Home > Credit Reports > Dealing with a Credit Report for the Deceased

Comments 10 Comments
Advertiser Disclosure

Disclaimer

While it’s not something many people think about until faced with the issue, obtaining a credit report for a deceased person is important. It’s important to remember that the death of a loved one can impact your finances. You may need to make sure the credit report is accurate and take stock of any creditors you need to notify of the death, or see if there’s any unresolved debt that you’re not aware of.

It’s not uncommon for criminals to try to take advantage of the fact that someone who has passed isn’t checking their credit, which can increase the chances of identity theft and credit card fraud. That’s why it’s crucial to handle this process as quickly as possible.

Obtaining Someone Else’s Credit Report

In general, only the person who is the subject of the credit report should have access to it. But there are times when you may need to pull someone else’s report, such as the death of a loved one. Other instances may be when you’re checking someone’s credit as part of an application for a job or a rental property or if you’re helping someone work on their credit. Here are some commonly asked questions about obtaining someone else’s report.

  • How do you check someone’s credit history? You must have permission to check someone’s credit history, which can be as simple as them checking a box on a rental or job application. Once you have their permission, you can use their Social Security number, name and date of birth to do a background check that includes a credit history.
  • Can you look up someone else’s credit file? Yes, you can, but you have to have their permission and their personal information to be able to pull the correct report. This is common in situations where an agency or individual is helping another person repair their credit or address inaccuracies after identity theft.
  • Should you notify credit bureaus of a death? Yes, you should notify the three major credit bureaus as soon as possible after a death to ensure that the account is marked as deceased and no one else can open credit in the person’s name.

Obtaining the Credit Report of the Deceased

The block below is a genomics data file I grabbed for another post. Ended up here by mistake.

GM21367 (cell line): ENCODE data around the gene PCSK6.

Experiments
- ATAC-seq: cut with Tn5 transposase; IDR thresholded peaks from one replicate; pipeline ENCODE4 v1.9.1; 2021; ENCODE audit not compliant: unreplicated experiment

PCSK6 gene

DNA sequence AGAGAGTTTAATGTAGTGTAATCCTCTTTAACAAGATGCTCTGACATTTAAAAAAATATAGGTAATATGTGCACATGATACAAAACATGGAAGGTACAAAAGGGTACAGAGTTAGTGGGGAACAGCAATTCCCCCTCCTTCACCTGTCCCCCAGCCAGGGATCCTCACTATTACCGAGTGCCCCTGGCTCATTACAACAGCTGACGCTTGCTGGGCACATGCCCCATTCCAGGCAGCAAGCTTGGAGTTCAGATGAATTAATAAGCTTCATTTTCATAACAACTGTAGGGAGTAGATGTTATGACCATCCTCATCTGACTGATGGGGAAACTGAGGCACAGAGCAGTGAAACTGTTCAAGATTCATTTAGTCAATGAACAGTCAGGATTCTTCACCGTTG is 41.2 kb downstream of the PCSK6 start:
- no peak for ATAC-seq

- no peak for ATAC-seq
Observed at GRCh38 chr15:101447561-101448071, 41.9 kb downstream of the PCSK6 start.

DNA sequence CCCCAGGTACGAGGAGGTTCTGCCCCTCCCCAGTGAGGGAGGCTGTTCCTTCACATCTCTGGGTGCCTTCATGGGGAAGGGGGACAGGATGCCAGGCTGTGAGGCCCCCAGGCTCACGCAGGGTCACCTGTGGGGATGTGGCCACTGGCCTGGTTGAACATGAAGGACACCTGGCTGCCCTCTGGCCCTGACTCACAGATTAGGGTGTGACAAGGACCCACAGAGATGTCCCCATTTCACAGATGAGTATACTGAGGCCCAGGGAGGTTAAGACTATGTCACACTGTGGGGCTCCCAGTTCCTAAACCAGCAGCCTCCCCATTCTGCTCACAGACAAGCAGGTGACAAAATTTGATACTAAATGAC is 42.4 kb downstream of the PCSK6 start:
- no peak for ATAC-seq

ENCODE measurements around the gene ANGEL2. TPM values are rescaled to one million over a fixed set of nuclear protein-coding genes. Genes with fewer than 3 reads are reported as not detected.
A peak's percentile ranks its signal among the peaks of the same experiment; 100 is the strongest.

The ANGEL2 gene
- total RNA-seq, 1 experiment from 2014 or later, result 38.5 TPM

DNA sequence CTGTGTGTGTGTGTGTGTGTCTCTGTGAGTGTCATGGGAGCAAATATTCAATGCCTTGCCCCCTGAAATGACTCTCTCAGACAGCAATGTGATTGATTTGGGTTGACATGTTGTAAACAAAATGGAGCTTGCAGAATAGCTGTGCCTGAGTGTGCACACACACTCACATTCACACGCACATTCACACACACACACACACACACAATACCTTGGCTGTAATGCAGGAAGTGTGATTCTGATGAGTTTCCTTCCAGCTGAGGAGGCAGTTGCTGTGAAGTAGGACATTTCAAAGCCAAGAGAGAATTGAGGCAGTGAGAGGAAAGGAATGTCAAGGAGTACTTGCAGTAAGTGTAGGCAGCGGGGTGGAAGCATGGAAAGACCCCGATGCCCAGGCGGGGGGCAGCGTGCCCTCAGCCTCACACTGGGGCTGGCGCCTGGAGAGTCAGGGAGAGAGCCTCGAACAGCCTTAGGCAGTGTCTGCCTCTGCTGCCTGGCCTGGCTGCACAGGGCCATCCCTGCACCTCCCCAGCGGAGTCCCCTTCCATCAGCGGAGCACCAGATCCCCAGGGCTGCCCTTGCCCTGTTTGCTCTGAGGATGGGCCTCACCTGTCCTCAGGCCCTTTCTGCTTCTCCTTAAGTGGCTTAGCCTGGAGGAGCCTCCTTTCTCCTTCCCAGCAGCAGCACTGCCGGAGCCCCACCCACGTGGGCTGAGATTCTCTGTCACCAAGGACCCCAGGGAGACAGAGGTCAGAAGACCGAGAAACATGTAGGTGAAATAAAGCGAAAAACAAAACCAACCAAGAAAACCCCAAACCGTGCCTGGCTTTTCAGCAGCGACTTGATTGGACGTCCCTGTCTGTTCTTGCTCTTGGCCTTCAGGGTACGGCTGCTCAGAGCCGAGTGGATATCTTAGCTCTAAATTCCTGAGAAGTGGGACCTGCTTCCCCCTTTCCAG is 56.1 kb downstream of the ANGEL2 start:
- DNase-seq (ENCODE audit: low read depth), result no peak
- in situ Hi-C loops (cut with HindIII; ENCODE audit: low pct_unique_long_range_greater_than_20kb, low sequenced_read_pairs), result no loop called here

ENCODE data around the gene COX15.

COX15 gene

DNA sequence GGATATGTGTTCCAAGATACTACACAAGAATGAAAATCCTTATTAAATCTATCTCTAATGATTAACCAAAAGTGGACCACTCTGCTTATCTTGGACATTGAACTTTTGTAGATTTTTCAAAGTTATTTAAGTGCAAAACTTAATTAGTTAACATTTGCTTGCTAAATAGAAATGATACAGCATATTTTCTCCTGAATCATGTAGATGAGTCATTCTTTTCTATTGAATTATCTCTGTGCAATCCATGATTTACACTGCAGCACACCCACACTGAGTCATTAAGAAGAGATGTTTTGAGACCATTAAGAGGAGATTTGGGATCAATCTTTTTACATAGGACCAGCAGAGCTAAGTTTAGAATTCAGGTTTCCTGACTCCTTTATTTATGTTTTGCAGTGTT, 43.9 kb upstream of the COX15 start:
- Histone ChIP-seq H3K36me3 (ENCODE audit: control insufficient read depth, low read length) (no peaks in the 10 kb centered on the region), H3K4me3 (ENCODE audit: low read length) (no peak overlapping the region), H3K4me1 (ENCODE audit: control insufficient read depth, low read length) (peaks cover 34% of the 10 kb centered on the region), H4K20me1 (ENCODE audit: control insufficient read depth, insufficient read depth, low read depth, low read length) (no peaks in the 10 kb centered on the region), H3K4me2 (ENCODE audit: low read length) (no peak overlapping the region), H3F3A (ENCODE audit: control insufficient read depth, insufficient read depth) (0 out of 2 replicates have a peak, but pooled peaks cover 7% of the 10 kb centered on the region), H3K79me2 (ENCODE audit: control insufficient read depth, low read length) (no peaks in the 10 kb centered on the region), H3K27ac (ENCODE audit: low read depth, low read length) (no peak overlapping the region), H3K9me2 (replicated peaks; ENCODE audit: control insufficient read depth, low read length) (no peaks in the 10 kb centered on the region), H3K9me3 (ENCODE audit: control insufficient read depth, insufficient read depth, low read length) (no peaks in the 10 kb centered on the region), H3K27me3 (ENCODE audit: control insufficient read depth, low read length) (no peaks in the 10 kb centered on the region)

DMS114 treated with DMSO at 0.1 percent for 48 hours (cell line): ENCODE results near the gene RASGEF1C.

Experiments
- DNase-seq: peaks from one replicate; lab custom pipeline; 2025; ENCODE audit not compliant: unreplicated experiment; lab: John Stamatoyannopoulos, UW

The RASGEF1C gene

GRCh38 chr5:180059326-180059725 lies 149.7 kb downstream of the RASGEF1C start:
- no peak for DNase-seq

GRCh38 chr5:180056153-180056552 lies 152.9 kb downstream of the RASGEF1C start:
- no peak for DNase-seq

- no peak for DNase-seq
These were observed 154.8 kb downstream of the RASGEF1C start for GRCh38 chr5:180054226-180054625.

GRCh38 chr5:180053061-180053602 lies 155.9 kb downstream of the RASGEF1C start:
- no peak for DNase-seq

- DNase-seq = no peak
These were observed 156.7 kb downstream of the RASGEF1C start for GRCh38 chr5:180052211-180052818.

One of the most common situations where you will need to obtain someone else’s credit report is if a loved one dies and you are the financial power of attorney and/or executor of the estate. Here are the steps you need to take to obtain your loved one’s credit report after they’ve passed and how to protect their legacy.

1. Collect All the Paperwork

It’s a lot easier to begin the process of obtaining a credit report if you already have the paperwork needed. Each of the three different credit bureaus may have different requirements to be able to report someone dead and obtain their report, so you may want to call and find out what documents are required beforehand. The most commonly requested are:

  • A copy of the durable financial power of attorney, if applicable
  • Proof that you have been named executor of the estate
  • Testamentary letters from the probate court
  • An official copy of the death certificate

It’s a good idea to get at least one copy of these documents for each of the three bureaus, but you’ll also probably want a copy for yourself and another backup just in case.

2. File the Will If Necessary

Before you can start the process of obtaining the credit report, you’ll need to file the will with the probate court. To do this, you’ll need a certified copy of the death certificate, which can be obtained from your local health department for a small fee. If there is no will or named executor of the estate, you may need to file with the courts to be named as executor.

3. Submit a Death Certificate and Other Documents to the Credit Agencies

Once you have all of your documents gathered together, you’re ready to start submitting the paperwork to the credit bureaus. Remember that you’ll need to report the death and ask for the report from all three major bureaus: Experian, TransUnion and Equifax. Along with the death certificate, power of attorney and testamentary letters, you’ll also need to include a cover letter explaining that the person has passed and that you need to obtain the reports to put their affairs in order. Your letter should also include:

  • The deceased’s name
  • Last used mailing address
  • Social Security number

You may also need to send along a check or pay via phone or online to obtain the report, depending on the bureau’s policies and how recently the credit report was last obtained.

4. Review the Credit Report

Go through the credit report thoroughly checking for any inaccuracies—name and address misspellings are common—and make note of any open accounts that need to be paid with the estate or notified of the death. It’s a common misconception that all debts are automatically cleared when a person dies, but this isn’t the case, so it’s important to know what will still need to be taken care of. Make sure to be on the lookout for anything unusual–it could be a sign of suspicious activity.

5. Update Any Creditors and the Social Security Administration

The last step is to update the credit bureaus, any outstanding creditors and the Social Security Administration of the death. Until the credit bureaus are notified that a death has occurred, nothing happens to the credit report. Once the proper documentation has been submitted and the request made, the bureaus will mark the account as deceased.